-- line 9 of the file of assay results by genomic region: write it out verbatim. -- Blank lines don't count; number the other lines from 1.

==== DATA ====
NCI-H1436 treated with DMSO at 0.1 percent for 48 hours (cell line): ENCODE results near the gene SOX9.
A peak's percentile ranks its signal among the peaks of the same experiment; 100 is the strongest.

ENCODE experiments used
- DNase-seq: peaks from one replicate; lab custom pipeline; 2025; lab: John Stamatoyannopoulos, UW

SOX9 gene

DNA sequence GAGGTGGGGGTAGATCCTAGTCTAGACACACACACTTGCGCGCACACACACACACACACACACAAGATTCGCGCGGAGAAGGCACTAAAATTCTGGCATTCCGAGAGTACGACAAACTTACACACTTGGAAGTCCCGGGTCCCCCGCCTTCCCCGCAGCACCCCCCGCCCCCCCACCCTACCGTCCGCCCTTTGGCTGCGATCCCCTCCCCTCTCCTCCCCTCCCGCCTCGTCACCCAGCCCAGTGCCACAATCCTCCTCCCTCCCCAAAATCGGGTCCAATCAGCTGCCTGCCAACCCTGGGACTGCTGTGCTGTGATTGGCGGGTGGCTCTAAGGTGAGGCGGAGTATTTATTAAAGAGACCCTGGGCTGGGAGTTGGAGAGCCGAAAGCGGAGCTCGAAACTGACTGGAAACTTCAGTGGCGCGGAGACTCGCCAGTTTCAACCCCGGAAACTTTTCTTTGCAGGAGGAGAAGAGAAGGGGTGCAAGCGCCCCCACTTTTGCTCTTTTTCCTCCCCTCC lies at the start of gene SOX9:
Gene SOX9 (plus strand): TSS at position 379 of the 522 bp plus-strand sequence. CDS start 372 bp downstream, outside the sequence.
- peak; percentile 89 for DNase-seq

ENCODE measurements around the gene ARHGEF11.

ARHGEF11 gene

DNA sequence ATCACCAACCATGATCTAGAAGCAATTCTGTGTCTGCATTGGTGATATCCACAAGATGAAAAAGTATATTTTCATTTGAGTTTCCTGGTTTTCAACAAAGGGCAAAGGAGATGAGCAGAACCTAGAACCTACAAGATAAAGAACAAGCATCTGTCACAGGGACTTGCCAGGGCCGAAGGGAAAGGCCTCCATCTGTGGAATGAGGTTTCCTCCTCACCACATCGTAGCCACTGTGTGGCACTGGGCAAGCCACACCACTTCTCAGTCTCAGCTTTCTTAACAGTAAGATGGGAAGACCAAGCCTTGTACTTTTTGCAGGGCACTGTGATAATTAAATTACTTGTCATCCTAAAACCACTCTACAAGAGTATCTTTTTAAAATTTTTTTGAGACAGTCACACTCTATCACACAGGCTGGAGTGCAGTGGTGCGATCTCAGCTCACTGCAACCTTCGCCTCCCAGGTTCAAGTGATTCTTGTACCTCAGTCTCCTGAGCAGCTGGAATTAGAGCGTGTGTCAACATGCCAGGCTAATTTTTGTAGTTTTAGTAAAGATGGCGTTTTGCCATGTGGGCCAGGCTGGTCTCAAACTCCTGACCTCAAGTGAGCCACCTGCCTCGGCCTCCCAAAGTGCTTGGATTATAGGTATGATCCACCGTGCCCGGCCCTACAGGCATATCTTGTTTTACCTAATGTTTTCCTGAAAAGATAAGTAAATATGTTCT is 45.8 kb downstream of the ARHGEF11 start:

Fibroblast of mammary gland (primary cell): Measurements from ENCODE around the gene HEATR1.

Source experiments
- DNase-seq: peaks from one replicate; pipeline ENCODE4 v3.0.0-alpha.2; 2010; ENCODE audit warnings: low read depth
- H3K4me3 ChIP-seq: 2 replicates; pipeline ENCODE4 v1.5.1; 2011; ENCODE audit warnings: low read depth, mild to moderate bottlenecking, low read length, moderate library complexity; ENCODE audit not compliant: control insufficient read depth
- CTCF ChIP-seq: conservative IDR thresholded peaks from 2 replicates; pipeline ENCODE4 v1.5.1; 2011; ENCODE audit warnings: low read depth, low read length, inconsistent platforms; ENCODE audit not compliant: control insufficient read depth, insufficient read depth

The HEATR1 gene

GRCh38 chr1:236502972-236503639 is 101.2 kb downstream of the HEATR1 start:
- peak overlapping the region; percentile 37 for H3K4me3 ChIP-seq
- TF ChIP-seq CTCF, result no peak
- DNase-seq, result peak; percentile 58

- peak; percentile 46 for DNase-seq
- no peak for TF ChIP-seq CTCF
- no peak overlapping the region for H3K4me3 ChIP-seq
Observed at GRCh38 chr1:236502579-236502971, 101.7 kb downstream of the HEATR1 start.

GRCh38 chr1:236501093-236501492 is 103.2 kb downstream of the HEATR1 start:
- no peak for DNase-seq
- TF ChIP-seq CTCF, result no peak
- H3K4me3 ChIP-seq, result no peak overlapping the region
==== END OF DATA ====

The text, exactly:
ENCODE measurements around the gene ARHGEF11.